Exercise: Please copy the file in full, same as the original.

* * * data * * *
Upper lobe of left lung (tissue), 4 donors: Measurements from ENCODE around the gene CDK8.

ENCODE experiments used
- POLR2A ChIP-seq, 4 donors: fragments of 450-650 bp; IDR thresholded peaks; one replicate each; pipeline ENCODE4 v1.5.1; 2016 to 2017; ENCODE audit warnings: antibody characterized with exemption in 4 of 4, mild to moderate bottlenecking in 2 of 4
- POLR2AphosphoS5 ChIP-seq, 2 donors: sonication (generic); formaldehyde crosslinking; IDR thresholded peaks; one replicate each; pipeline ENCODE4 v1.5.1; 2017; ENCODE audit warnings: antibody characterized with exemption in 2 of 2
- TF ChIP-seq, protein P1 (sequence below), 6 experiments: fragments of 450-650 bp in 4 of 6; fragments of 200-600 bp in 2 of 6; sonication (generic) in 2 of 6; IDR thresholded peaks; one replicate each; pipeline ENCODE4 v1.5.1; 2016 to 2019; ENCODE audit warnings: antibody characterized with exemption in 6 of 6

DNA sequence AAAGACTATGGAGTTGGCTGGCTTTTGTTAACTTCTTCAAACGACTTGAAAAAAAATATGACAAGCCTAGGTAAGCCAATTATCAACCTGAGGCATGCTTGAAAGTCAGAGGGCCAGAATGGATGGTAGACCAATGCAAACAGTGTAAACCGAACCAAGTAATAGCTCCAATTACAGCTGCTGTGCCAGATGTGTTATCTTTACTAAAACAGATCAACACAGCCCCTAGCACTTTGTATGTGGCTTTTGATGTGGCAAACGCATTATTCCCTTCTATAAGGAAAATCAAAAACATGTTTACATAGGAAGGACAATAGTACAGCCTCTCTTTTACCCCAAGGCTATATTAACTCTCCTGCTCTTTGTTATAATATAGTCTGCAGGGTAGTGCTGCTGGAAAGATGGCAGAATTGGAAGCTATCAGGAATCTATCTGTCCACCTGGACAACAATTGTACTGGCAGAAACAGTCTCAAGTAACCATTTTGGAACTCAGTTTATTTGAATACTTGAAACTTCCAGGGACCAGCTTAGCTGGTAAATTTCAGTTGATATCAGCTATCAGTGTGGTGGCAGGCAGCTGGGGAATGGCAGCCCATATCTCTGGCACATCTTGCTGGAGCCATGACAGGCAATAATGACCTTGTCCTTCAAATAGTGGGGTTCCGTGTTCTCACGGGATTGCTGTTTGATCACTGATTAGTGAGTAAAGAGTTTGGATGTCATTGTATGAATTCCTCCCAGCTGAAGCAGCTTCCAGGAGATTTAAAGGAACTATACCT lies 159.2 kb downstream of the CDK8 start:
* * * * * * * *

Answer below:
Upper lobe of left lung (tissue), 4 donors: Measurements from ENCODE around the gene CDK8.

ENCODE experiments used
- POLR2A ChIP-seq, 4 donors: fragments of 450-650 bp; IDR thresholded peaks; one replicate each; pipeline ENCODE4 v1.5.1; 2016 to 2017; ENCODE audit warnings: antibody characterized with exemption in 4 of 4, mild to moderate bottlenecking in 2 of 4
- POLR2AphosphoS5 ChIP-seq, 2 donors: sonication (generic); formaldehyde crosslinking; IDR thresholded peaks; one replicate each; pipeline ENCODE4 v1.5.1; 2017; ENCODE audit warnings: antibody characterized with exemption in 2 of 2
- TF ChIP-seq, protein P1 (sequence below), 6 experiments: fragments of 450-650 bp in 4 of 6; fragments of 200-600 bp in 2 of 6; sonication (generic) in 2 of 6; IDR thresholded peaks; one replicate each; pipeline ENCODE4 v1.5.1; 2016 to 2019; ENCODE audit warnings: antibody characterized with exemption in 6 of 6

DNA sequence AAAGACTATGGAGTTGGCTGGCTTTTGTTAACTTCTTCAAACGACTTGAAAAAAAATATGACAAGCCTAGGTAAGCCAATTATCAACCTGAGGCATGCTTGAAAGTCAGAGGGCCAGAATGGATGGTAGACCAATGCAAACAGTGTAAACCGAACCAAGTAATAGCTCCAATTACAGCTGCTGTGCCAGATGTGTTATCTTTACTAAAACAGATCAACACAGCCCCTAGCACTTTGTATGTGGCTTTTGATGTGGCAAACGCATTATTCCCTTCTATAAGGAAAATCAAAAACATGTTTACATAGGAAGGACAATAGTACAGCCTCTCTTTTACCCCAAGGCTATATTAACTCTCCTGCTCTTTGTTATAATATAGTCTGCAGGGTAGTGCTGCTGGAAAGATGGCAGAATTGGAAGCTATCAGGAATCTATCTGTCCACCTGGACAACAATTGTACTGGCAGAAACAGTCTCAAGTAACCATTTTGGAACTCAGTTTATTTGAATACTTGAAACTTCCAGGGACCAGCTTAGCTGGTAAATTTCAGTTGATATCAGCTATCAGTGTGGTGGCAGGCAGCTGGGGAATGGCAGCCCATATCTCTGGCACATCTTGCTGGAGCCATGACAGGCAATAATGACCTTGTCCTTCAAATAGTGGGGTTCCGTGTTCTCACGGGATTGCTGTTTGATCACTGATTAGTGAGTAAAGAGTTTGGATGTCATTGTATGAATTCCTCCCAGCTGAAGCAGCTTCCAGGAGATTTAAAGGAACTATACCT lies 159.2 kb downstream of the CDK8 start: